Using Online Asynchronous Discussions for Peer-Feedback

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Slides presented at the international conference Langages – Cultures – Sociétés : interrogations didactiques 20, 21 & 22 June 2012
Université Paris 3 – Sorbonne Nouvelle-­‐ DILTEC (EA 2288)

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Using Online Asynchronous Discussions for Peer-Feedback

  1. 1. Benoît Guilbaud, Manchester Metropolitan University (UK), 2012 UsingOnline Asynchronous Discussions for Peer-Feedback a Case-Study Benoît Guilbaud b.guilbaud@mmu.ac.uk @benguilbaud 1
  2. 2. Benoît Guilbaud, Manchester Metropolitan University (UK), 2012This work is licensed under the Creative Commons Attribution-NonCommercial-NoDerivs 3.0 Unported License. To view acopy of this license, visit http://creativecommons.org/licenses/by-nc-nd/3.0/ or send a letter to Creative Commons 444 CastroStreet, Suite 900, Mountain View, California, 94041, USA. Benoît Guilbaud, 2012 2
  3. 3. #diltec12 Benoît Guilbaud, Manchester Metropolitan University (UK), 20123
  4. 4. “More group work” “I don’t know thepeople on my course” “I feel isolated when I work” Picture by pennstatelive via flickr.com 4
  5. 5. Making things better Benoît Guilbaud, Manchester Metropolitan University (UK), 20125
  6. 6. Benoît Guilbaud, Manchester Metropolitan University (UK), 2012 Public learning DistanceFace-to-face Peer-feedback OpennessSharing Error correction Transparency Social 6
  7. 7. Benoît Guilbaud, Manchester Metropolitan University (UK), 2012 Context English ⇢ French 25 final year September 2011 -translation (L1 ⇢ L2) undergraduates (C1) March 2012 1 hour / week 18 texts Weekly contributions contact time 18 weeks to discussion forums 7
  8. 8. Benoît Guilbaud, Manchester Metropolitan University (UK), 2012 Weekly task Sharing part of the Commenting on onehomework on the forums another’s contributions 8
  9. 9. Benoît Guilbaud, Manchester Metropolitan University (UK), 2012 The studyCollect student feedback on use of OADs for peer-feedbackMeasure student engagement with OADsEvaluate impact on performance (contributions / marks)Gauge if interactions lead to deep, collaborative learning (Wheeler, 2012) 9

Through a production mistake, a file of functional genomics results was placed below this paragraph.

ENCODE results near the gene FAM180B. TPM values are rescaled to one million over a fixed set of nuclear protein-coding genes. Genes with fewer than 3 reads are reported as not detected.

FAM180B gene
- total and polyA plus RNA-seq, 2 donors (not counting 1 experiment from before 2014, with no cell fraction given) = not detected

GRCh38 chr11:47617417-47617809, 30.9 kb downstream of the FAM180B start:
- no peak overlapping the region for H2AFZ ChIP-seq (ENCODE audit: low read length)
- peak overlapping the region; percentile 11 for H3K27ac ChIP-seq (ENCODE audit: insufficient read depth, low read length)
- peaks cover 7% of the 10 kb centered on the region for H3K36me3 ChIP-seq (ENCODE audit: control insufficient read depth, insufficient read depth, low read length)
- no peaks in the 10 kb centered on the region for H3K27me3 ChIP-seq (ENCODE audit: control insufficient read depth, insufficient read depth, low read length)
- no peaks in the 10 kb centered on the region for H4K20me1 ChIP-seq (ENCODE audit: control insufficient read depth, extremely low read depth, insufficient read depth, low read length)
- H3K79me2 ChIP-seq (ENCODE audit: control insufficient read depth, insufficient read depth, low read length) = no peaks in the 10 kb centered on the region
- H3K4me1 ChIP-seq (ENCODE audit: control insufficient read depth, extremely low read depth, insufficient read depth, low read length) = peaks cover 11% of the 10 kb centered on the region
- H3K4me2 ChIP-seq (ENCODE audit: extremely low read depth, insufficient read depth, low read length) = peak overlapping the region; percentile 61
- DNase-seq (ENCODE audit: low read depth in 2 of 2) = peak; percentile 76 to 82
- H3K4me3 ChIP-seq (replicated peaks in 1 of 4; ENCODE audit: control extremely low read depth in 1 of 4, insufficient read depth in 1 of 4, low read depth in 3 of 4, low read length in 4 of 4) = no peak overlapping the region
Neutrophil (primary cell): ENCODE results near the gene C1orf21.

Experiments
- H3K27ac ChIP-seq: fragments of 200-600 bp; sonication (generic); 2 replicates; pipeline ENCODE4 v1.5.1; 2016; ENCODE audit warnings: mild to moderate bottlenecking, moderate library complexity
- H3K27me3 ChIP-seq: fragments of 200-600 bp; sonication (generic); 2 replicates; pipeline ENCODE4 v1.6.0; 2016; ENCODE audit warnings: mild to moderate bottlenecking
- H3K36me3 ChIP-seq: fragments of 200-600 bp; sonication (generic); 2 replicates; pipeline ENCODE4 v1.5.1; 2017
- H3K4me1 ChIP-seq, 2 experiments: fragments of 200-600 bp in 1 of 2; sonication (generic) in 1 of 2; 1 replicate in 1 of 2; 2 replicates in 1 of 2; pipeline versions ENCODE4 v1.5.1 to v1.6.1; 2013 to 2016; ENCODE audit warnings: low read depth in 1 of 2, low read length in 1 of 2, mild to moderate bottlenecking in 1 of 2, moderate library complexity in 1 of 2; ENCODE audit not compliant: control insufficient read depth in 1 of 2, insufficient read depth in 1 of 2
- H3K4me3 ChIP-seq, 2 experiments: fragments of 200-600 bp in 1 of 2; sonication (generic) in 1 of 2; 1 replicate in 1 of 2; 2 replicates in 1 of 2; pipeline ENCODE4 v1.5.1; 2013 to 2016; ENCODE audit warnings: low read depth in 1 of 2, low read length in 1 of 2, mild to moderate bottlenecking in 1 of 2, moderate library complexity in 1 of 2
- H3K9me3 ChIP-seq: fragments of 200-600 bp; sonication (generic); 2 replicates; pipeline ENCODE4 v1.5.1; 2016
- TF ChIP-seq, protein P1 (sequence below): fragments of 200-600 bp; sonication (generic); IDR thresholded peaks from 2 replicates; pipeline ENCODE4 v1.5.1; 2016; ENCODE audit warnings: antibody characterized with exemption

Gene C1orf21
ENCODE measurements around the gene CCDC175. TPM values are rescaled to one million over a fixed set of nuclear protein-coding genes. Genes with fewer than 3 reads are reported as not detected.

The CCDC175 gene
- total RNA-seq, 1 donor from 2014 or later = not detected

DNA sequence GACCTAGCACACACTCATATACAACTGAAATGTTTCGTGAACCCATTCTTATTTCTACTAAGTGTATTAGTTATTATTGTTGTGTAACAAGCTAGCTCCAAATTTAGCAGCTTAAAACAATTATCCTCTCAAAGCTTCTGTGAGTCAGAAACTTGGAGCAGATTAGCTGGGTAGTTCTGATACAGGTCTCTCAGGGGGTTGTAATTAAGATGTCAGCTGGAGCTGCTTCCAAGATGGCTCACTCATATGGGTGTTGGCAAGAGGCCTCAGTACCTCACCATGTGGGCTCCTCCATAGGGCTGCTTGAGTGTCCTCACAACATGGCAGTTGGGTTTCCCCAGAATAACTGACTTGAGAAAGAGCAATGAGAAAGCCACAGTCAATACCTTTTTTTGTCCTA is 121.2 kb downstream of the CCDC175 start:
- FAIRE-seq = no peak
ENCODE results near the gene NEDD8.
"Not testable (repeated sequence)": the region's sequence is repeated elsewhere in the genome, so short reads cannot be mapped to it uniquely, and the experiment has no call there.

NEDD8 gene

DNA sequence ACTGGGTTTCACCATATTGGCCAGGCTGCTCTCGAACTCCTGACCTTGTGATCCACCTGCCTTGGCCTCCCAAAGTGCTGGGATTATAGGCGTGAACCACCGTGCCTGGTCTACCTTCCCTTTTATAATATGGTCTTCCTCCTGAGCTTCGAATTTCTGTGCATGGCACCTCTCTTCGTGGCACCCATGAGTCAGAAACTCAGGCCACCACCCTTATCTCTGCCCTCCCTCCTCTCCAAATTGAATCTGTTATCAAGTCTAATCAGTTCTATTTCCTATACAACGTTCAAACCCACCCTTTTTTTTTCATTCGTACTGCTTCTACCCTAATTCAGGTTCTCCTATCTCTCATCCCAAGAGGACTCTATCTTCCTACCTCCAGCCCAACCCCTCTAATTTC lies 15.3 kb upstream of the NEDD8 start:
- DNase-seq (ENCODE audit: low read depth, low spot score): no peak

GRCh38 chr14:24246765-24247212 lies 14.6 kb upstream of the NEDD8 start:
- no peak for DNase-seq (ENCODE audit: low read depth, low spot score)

10. 10. Benoît Guilbaud, Manchester Metropolitan University (UK), 2012 Methodology Using$social$media$in$an$undergraduate$translation$class$–$a$case$study Preliminary$questionnaire$X$Benoît$Guilbaud$X$2011Section(2(–(Social(networking(sites(7(for!all!purposes!other!than!translation 3 feedback questionnaires assessing2a.$Are$you$a$member$of$one$or$more$social$networking$sites$(Facebook,$Twitter,$Google+,$etc.)?$Which$one(s)?____________________________________________________________________________________________________________________________________________________________________________________________________________________________________________________________________________________________________________________________________________________________________________________________________________________________________________________________________________________________________________________________________2b.$If$you$answered$‘yes’$in$2a,$please$place$one$tick$per$line$in$the$following$table: When using social networking sites (not for translation purposes) Never Rarely Sometimes Often Very often Always Not applicable / don’t know expectations & satisfaction I log in to my existing member account. I read other members’ contributions and pre / mid / post-study existing discussions. I post contributions in response to other members’ activity. I engage in longer discussions (more than 2 posts) with other members. quantitative + open questions When another member has a question, I try and answer it. Page 4 of 5 10
  11. 11. Benoît Guilbaud, Manchester Metropolitan University (UK), 2012Methodology Collection and analysis of contributions to OADs using Murphy’s collaboration model (2004) 11
  12. 12. Platform Benoît Guilbaud, Manchester Metropolitan University (UK), 201212